That may be true of private debt, but … when survey after survey shows middle-class America vastly underestimating the amount spent on middle-class entitlements, while vastly overestimating that spent on “welfare” and on foreign aid (seen as “Third World welfare”), while perhaps also underestimating defense spending, and being clueless about middle-class tax breaks, it’s simply not true about middle-class understanding of government budgets and deficits.

So, this later part of that same paragraph is also wrong:
Railing against government, then suckling at its teat.  The middle class -- the citizens who make democracy work -- don't have that luxury.  That delusion.
Among conservatives, at least, the middle class engage in that same delusion. And, yes, while to a lesser degree than the rich, they’re sucking at teats, too.

Now, the rich don’t have the numbers of the middle class. Instead, the rich, and richer corporations, have the money to buy the muscle of lobbying and the muscle of campaign contributions. In exchange, the rich get plenty of “benefits.”

So, Brin may have refuted that Alexander Tytler wrote this. Did he refute the idea? No. Because he fell into the rich/conservatives trap of assuming it ultimately applies to the poor.

Beyond that, technically, and more than technically, we don’t have a democracy, we have a republic. So comparing the US to ancient Athens is weak at best and fatuous at worst.

Beyond that, like another republic, Rome in its later days, under the trappings of republicanism we have more and more oligarchy. Brin, if he’s as progressive as he tries to appear, knows that, or should.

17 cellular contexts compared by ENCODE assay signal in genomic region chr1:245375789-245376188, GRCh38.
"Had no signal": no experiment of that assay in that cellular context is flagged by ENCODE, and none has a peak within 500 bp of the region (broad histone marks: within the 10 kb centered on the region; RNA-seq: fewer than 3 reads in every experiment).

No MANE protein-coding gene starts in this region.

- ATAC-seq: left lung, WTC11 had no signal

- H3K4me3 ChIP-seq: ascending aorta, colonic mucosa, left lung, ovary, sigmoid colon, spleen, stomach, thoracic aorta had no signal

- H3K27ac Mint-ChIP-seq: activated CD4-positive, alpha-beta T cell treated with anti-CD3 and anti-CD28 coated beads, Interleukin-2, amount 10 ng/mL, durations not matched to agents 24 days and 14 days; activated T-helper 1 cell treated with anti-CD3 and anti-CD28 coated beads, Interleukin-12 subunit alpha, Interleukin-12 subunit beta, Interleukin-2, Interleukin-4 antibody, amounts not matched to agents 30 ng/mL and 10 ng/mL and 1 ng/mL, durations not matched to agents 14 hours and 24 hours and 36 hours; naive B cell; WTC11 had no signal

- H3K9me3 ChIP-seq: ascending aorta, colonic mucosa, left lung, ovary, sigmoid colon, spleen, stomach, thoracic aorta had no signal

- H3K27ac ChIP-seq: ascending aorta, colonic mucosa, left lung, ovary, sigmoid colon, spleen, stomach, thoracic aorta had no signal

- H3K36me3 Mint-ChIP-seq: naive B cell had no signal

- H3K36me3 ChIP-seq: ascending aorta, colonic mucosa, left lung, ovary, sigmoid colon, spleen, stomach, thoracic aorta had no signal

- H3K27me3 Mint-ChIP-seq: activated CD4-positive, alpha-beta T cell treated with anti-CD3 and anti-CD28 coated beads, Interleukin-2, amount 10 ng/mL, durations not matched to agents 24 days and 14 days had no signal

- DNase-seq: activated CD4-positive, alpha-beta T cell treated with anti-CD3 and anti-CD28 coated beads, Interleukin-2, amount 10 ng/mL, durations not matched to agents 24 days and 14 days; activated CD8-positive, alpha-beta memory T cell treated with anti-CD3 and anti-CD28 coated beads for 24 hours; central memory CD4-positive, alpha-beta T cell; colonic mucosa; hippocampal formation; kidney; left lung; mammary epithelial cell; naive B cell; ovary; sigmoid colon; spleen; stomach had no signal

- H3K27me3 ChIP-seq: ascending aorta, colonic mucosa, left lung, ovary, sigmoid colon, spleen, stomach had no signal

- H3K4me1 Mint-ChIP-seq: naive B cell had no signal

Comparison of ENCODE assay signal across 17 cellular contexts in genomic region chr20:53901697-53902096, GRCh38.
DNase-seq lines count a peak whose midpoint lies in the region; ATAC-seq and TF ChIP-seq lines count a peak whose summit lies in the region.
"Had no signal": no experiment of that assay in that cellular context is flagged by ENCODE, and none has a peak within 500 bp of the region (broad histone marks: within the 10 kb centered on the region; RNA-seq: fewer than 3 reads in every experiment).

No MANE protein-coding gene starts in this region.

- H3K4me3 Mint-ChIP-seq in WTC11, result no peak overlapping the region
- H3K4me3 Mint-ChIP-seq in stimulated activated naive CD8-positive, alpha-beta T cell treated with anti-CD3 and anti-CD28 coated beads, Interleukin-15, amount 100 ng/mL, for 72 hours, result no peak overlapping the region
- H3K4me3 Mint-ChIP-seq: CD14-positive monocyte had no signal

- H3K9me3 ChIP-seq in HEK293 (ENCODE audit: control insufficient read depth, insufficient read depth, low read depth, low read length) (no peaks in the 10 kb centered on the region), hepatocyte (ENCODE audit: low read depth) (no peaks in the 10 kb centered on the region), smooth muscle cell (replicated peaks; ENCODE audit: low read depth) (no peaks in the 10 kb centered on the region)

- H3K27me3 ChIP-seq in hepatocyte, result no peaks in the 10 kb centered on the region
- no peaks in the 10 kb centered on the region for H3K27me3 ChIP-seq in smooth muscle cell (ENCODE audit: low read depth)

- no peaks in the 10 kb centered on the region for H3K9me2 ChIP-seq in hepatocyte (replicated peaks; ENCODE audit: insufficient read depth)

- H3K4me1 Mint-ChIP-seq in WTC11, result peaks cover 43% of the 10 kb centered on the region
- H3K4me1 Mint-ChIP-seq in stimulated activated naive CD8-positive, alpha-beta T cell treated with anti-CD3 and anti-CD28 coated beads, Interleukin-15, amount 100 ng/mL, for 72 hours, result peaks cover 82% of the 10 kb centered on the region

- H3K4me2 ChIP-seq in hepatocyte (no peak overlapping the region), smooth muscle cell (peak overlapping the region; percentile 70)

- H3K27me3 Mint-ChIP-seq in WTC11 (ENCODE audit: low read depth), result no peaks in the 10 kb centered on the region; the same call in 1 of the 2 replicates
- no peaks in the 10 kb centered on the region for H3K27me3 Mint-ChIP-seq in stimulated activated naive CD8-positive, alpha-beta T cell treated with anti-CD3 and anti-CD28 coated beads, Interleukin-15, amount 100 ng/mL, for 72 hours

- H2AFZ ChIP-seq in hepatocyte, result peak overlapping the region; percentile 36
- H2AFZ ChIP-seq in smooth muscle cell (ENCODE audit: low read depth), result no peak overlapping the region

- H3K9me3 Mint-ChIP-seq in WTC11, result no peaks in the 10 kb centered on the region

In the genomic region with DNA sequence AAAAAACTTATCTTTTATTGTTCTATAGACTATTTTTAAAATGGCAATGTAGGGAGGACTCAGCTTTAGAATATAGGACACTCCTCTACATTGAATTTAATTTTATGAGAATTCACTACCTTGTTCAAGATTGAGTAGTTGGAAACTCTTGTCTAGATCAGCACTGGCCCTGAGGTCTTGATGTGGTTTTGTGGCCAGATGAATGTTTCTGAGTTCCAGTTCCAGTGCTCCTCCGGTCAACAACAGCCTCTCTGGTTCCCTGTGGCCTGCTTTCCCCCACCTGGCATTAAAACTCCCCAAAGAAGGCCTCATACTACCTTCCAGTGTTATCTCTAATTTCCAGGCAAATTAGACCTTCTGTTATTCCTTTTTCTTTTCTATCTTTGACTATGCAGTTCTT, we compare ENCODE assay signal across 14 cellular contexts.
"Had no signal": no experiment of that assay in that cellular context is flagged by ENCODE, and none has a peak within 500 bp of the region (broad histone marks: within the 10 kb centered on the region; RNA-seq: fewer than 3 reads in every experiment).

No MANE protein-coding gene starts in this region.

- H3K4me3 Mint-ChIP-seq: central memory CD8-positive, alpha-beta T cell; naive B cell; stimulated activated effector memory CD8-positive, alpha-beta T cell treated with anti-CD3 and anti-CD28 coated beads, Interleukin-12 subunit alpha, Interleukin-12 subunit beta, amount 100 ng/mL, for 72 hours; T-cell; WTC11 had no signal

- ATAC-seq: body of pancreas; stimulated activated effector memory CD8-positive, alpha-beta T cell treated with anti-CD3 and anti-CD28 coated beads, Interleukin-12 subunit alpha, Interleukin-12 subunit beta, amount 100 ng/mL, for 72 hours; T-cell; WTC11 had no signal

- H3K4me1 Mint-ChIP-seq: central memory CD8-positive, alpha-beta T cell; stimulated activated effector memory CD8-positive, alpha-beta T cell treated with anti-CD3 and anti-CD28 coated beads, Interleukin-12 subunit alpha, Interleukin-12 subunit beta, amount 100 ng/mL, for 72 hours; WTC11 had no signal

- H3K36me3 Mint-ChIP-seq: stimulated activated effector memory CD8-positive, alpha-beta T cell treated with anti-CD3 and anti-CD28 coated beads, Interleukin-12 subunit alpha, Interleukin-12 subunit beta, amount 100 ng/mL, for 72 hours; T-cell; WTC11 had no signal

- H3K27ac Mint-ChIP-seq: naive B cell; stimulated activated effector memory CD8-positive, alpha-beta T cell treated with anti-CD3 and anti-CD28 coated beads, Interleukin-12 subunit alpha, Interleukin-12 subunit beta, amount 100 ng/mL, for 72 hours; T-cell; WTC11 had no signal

He also stereotypes Bill Clinton as some white knight standing against corporate raiders. This is the same Bill Clinton who, with his minions such as Larry Summers, pushed for repeal of Glass-Steagall. Puhleeze.

Therefore, it’s NOT cynical to hold that a modern democracy without adequate economic regulations and checks, will run the risk of decay.

Specific to this, in the case of the rich, is my argument to end the charitable tax deduction.

US more of a police state, thanks in part to Obama; #VoteGreen

I guess, courtesy in part of then-Senator Barack Obama's HUGE flip-flop in summer 2008, we've officially come more of a police state here in the US. The US Supreme Court has upheld telecom immunity in telco companies (except, honorably, Qwest) warrantless wiretapping/snooping on American citizens.

This is yet another reason I tell people to vote Green, that is, Jill Stein for President.

I already, before the end of 2007, had “seen through” Obama to some degree, but his 2008 flip-flop on telco immunity was something concrete and empirical I could have in Obamiacs’ faces. And now, sadly, this is something else empirical to wave in their faces.

At the same time, as I tell libertarians, Paultards (who won’t listen) and the Glenn Greenwalds and Conor Friedersdorfs of the world, I want economic freedom, too, freedom from big biz controlling the future of the country. And, Gary Johnson or whomever of a libertarian bent isn’t going to give me that.

Meanwhile, indirectly related to Obama, here’s yet another reason, again, not to vote for either Tweedledee or Tweedledum ... current incarnation, or future representatives of either Republicans or Democrats — the fallout from "outsourcing" military functions.

That’s right, if you work for any contractor, toughshit if you get hurt in a war zone. Tough shit.
Now for the people who make $100K for Blackwater become Xe and now renamed Academi (Erik Prince, Wikipedia and everybody else know who you still are) I don’t feel sorry. But a truck driver for Halliburton making half that? Or less? Absolutely, this is wrong.